Over the next year, the research study will discover how people’s relationships are faring as initial lockdown restrictions continue to lift and we learn to live with the ongoing threat of the pandemic and the hope provided by the new treatments and effective vaccines becoming available.
The research will delve into the pandemic’s effects of home schooling, living in confined spaces, living apart from loved ones, changes to working patterns and increased unemployment, dealing with poor health and bereavement, managing anxiety, uncertainty, financial insecurity, tension and conflict.
We want to recruit a large number of participants from diverse backgrounds to take part in the study, including people who have worked and continue to work on the ‘frontline’ and their families, to understand how people from all walks of life have been impacted and how they are moving forward.
Professor Janet Walker OBE, Relate President and Research advisor to the study, has a bit more detail about what the research aims to achieve:
“The ultimate goal of the research is to develop new ways to support people as they navigate the ‘new normal’ and to be better prepared to deal with any subsequent waves of the pandemic or similar public health crises. It is clear that more traditional ways of supporting individuals, couples and families have had to change and we need to find more innovative ways to ensure that people can safely and easily access the help they need when they need it.”
“Research evidence globally indicates that people from different cultural backgrounds are being differently affected by the COVID-19 pandemic. Australia has a culturally diverse population and gaining an understanding about these challenges in Australia will provide useful insights to compare with those from the UK.”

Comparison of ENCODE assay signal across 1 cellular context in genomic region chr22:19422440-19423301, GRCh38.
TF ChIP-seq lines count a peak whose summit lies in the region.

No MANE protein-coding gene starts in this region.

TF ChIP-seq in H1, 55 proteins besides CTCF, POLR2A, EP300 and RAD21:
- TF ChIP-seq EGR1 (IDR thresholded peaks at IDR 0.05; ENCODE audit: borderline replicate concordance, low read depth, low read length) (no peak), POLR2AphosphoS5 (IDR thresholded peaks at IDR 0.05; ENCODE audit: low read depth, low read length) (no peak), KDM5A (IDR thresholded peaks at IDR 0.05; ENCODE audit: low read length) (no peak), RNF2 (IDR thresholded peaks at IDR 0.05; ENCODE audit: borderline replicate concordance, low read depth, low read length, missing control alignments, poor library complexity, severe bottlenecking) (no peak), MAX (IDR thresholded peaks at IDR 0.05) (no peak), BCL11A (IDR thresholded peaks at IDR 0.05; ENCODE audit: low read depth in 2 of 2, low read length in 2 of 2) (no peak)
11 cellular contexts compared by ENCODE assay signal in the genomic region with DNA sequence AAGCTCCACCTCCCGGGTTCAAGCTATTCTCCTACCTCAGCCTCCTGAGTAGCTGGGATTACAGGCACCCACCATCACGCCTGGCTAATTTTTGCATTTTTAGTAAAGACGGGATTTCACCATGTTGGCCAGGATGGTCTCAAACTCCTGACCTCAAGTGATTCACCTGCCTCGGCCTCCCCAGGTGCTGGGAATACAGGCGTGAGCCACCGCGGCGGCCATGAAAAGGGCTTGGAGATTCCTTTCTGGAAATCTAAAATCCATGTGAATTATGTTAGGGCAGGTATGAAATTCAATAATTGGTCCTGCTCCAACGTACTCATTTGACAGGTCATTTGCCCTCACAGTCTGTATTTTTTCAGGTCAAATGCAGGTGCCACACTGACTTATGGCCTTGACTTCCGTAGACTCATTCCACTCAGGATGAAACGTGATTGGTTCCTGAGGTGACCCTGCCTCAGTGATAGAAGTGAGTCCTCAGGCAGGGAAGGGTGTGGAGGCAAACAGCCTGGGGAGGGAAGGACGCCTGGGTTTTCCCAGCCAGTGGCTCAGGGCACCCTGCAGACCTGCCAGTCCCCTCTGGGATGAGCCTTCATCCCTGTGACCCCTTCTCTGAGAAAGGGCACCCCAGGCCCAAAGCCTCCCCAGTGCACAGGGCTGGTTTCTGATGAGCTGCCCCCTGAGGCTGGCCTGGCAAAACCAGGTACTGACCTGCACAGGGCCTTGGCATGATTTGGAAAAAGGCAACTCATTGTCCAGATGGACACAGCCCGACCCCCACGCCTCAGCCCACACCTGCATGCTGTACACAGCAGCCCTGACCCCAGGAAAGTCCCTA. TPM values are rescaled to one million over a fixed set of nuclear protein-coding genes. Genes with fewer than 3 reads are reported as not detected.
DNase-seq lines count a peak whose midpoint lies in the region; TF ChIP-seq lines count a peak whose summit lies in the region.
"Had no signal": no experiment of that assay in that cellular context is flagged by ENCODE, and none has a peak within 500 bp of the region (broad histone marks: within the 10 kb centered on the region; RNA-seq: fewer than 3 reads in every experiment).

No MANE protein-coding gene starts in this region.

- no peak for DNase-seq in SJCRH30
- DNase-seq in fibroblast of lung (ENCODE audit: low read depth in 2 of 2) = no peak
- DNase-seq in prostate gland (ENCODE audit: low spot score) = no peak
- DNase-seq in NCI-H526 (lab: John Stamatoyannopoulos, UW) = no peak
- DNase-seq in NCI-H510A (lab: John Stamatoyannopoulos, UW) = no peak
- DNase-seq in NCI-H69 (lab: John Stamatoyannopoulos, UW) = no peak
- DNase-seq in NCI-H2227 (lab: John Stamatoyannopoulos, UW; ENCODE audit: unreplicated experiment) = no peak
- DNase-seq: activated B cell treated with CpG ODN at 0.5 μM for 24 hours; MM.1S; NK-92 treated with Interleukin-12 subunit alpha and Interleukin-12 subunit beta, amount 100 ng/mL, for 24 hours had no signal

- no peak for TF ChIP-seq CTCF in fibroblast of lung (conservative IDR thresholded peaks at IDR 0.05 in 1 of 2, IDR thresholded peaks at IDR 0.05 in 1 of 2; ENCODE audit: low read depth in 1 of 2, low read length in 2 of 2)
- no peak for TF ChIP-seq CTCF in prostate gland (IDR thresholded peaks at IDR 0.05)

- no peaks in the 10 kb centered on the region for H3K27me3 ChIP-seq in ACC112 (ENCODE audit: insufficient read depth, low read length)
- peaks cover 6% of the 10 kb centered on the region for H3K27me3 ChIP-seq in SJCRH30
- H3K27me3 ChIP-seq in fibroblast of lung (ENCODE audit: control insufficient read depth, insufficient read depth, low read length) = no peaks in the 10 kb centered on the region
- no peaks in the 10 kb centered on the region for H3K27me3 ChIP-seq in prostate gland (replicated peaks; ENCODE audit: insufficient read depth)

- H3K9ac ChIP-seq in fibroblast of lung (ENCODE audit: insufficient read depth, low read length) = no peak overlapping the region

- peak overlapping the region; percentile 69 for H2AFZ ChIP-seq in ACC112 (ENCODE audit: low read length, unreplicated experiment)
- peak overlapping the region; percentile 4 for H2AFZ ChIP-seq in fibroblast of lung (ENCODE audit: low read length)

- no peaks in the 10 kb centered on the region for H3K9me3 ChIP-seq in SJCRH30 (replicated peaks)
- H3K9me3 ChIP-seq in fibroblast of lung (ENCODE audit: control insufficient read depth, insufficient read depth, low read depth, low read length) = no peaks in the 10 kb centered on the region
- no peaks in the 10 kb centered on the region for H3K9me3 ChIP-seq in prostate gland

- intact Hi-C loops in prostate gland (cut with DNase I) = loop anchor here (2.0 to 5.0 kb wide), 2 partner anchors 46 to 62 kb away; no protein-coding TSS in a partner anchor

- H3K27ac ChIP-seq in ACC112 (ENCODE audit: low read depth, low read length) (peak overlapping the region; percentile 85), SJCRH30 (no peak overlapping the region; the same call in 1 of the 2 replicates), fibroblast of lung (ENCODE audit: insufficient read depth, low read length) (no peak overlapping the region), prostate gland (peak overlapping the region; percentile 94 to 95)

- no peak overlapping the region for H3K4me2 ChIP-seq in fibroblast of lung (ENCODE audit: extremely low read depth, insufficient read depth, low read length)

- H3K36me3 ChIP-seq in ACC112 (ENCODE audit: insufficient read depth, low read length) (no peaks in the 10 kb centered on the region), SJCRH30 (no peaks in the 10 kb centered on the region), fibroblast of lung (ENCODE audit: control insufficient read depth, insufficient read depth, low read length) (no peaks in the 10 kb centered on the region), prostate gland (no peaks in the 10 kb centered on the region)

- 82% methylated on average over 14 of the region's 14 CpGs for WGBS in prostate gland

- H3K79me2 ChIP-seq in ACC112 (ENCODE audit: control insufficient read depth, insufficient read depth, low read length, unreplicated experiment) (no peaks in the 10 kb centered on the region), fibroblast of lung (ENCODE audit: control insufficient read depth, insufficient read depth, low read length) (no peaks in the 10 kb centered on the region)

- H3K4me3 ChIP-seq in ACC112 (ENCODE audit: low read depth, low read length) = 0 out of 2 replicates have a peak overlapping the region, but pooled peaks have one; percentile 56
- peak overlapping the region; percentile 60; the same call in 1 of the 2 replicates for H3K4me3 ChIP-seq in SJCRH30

Mr Aidan Jones, OBE, Relate CEO also commented:
“Relate is excited by this opportunity to strengthen links with our ‘sister’ organization Relationships Australia and support together the Families Un-locked research study. By sharing experiences across international borders, the ultimate goal of this research is to help practice organisations like Relationships Australia and Relate to develop new and effective ways to support people and relationships in the aftermath of the COVID-19 pandemic and transitioning into the ‘new normal’.”
Relationships Australia continues to provide ongoing support across Australia.
If any participants are affected by any of the issues mentioned in the survey and feel they need support, Relationships Australia have a comprehensive hub of COVID-19 related information which may be useful:
Participants can also access a comprehensive list of Crisis Help and Support agencies which offer free of charge services here:
Or participants can contact Relationships Australia directly for support on 1300 364 277
Relationships Australia has a long history of responding to societal change and this research will be vital for informing our services in these exceptional times.
Taking part will initially involve completing a 20 minute online survey